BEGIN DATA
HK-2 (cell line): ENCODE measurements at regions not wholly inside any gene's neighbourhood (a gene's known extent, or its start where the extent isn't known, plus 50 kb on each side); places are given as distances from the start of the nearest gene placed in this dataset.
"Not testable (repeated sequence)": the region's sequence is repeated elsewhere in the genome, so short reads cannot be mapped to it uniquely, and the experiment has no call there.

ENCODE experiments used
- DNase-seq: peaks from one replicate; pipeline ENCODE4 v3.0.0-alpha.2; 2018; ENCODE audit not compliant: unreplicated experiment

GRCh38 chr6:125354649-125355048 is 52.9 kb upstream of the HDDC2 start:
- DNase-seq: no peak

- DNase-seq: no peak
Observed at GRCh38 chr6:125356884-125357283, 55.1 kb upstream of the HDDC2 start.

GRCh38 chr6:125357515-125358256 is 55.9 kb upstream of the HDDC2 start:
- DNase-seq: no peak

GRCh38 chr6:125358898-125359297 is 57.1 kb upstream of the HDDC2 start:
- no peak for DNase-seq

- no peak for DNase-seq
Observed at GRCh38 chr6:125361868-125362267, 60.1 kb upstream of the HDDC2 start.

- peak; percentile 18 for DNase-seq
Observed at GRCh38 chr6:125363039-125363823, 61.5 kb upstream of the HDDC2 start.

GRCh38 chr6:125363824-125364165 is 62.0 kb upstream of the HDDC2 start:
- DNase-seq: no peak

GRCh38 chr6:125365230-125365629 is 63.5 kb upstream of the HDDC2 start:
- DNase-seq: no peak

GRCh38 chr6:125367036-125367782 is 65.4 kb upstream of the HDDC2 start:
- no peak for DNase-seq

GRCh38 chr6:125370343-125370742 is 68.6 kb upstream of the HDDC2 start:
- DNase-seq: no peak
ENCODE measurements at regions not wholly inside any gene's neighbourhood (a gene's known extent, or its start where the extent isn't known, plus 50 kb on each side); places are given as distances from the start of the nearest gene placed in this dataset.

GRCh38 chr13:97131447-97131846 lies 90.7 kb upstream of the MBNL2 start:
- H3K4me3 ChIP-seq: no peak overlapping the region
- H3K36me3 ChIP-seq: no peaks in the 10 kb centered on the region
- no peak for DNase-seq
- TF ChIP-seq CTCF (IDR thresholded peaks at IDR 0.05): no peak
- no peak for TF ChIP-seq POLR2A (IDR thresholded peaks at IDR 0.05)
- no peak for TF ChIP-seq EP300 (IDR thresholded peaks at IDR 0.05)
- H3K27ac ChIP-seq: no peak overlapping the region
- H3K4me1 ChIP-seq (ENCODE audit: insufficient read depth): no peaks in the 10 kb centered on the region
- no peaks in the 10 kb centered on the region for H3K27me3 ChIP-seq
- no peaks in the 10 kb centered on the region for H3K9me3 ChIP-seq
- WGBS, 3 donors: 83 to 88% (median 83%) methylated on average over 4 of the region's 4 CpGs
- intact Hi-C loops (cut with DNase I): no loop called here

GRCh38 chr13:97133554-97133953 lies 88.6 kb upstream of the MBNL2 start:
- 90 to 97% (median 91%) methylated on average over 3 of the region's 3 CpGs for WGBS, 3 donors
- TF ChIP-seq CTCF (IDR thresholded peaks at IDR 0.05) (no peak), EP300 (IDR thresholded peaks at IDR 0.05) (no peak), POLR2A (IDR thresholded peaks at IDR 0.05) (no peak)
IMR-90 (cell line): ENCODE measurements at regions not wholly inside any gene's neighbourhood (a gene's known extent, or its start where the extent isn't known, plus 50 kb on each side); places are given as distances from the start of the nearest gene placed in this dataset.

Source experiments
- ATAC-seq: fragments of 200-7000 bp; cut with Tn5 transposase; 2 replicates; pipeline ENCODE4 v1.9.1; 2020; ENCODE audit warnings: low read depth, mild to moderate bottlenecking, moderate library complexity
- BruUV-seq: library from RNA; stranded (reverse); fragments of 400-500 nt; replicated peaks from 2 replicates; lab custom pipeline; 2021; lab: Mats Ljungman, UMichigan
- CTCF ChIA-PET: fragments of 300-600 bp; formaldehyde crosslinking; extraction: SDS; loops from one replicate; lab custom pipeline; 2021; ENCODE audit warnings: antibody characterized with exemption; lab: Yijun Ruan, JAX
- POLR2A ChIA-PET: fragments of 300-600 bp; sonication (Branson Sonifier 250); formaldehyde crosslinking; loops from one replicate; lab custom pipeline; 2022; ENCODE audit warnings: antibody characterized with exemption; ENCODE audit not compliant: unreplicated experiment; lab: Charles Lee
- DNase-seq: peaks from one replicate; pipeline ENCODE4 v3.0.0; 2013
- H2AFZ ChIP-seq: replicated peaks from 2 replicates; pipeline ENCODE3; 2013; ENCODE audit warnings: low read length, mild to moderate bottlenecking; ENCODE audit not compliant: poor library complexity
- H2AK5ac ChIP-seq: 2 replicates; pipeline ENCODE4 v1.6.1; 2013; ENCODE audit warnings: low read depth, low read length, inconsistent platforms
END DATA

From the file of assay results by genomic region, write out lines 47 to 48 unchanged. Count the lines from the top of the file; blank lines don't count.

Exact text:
- POLR2A ChIA-PET: fragments of 300-600 bp; sonication (Branson Sonifier 250); formaldehyde crosslinking; loops from one replicate; lab custom pipeline; 2022; ENCODE audit warnings: antibody characterized with exemption; ENCODE audit not compliant: unreplicated experiment; lab: Charles Lee
- DNase-seq: peaks from one replicate; pipeline ENCODE4 v3.0.0; 2013